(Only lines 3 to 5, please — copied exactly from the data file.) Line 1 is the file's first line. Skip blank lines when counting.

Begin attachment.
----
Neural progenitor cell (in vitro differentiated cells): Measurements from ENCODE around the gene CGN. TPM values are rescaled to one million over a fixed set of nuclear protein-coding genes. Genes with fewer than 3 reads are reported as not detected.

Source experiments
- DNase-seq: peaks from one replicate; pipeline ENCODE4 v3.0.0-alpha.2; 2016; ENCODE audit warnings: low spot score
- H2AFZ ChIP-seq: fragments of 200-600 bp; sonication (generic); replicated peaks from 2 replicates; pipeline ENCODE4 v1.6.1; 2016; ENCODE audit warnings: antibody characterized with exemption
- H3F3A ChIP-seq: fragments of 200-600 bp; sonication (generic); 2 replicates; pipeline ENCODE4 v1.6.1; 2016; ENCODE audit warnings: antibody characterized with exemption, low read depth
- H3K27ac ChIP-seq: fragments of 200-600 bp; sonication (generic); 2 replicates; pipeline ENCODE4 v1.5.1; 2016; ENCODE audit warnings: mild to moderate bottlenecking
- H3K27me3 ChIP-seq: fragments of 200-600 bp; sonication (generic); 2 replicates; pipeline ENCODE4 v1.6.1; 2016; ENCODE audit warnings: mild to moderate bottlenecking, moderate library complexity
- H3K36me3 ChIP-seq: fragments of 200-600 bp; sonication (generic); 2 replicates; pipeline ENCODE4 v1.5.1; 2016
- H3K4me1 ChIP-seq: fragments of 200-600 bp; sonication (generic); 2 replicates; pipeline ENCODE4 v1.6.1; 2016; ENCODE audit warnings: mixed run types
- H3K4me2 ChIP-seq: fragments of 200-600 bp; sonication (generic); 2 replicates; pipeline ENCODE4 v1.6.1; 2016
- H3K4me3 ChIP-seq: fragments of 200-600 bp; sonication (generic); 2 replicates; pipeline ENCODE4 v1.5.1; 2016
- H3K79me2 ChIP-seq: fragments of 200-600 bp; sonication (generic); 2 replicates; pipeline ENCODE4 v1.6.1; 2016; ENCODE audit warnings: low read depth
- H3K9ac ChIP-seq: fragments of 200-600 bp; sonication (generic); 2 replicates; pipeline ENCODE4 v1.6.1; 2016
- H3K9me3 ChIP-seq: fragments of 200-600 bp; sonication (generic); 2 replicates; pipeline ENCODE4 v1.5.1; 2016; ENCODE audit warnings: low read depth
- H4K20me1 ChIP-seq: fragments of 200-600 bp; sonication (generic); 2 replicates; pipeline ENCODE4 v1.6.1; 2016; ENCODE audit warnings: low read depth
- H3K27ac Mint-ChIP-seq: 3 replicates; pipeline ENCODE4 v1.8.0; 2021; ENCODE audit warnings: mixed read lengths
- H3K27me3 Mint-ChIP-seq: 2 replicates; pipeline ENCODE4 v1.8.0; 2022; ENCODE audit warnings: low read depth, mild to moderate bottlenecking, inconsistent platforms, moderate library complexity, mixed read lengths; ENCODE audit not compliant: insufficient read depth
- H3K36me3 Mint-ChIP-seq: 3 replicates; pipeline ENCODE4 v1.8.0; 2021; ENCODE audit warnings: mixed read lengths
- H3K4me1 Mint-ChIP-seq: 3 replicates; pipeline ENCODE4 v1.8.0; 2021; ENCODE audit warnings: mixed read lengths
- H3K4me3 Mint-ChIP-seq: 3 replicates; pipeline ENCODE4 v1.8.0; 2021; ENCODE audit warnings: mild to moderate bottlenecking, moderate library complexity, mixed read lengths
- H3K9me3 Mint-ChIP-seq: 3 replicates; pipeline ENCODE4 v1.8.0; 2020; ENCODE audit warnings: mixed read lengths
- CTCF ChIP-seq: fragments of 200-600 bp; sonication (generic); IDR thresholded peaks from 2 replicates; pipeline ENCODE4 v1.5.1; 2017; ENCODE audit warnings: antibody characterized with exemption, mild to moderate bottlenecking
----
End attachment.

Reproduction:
- DNase-seq: peaks from one replicate; pipeline ENCODE4 v3.0.0-alpha.2; 2016; ENCODE audit warnings: low spot score
- H2AFZ ChIP-seq: fragments of 200-600 bp; sonication (generic); replicated peaks from 2 replicates; pipeline ENCODE4 v1.6.1; 2016; ENCODE audit warnings: antibody characterized with exemption
- H3F3A ChIP-seq: fragments of 200-600 bp; sonication (generic); 2 replicates; pipeline ENCODE4 v1.6.1; 2016; ENCODE audit warnings: antibody characterized with exemption, low read depth